The above-mentioned and other features and objects of this invention and the manner of attaining them will become more apparent and the invention itself will be best understood by reference to the following description of an embodiment of the invention taken in conjunction with the accompanying drawings, in which:
FIGS. 1, 2 and 3 show examples of heat converter cells according to this invention, and
FIG. 4 shows an example of a heat converter assembly unit.
In FIG. 1 there is shown an exemplary embodiment of the invention. Onto a suitable support 1, for example, onto a thin mica disk, there is provided an electrically conductive, and preferably transparent, layer 2. The support 1 itself may have the necessary electrical conductivity in which case a layer 2 may be omitted. On the conductive layer 2 there is deposited the electroluminescence layer of luminous substance 3. The radiation-sensitive layer with the great dependence of the dielectric constant upon the temperature is denoted by 4. This layer 4 is provided with an electrically conductive layer 5 that permits the passage of radiation rays. This conductive layer is very thin and so will not have too great a shunting effect on the radiation sensitive elements. The radiation-sensitive cell is exposed to the radiation from the direction indicated by the arrow 7. Across lines 6 there is applied an alternating voltage for exciting the electro-luminescence.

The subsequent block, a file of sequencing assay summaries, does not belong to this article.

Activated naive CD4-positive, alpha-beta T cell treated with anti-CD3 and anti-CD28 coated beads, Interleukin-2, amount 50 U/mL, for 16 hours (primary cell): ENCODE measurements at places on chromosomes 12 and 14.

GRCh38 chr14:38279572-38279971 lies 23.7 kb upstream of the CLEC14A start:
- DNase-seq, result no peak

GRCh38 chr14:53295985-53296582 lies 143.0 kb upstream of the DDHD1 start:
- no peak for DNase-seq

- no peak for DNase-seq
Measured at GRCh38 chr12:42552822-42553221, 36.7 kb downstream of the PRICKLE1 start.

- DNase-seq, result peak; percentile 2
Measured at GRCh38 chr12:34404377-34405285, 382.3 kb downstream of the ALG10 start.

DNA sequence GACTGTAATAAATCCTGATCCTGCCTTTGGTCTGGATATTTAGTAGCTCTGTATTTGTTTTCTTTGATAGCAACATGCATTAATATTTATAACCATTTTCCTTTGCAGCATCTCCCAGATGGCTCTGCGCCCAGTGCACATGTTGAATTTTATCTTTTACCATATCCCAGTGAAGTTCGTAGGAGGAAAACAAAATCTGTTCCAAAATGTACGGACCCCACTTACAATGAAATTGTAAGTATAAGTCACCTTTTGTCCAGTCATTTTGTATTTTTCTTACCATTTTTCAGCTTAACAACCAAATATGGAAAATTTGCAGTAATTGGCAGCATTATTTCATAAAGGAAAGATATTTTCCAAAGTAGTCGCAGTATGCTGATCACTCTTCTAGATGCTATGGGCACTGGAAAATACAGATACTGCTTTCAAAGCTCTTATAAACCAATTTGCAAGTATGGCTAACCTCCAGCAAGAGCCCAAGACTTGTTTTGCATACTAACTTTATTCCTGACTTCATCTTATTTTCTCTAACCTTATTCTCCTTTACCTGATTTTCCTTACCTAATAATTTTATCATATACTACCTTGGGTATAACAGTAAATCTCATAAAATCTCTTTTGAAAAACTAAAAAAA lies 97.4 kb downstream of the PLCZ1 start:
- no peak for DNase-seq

A modified example of embodiment is shown in FIG. 2. In this example there is provided, instead of the separate electro-luminescence layer 3 and the layer of high dielectric constant-temperature sensitivity, that serves to absorb the impinging radiation, a layer 8 which consists of a mixture of electro-luminescence substance and a radiation-absorbing substance with a high temperature dependence of the dielectric constant.
Another exemplified embodiment, varying from those as shown in FIGS. 1 and 2, is shown in FIG. 3. In this example of embodiment the conductive layer 5, that permits the passage of radiation, is deposited on a support 9. The layer 8 which may be the same as the example of FIG. 2, consists of a mixture of electro-luminescence luminous substance and of a radiation-absorbing substance with a high temperature dependence of the dielectric constant. The substantial difference compared with the example of embodiment as shown in FIG. 2, consists in that the layer 8 does not consist of a continuous, but of individual, interrupted parts. In this way there results the advantage that transversely in relation to the radiation-sensitive cell there exists a reduced heat conductivity. This construction avoids an out-of-focus condition of the image due to a heat shunt conductivity of the radiation-absorbing and electro-luminescence layer which might otherwise occur, depending upon the intensity of the impinging radiation and upon the geometrical arrangement and design of the radiation-sensitive cell.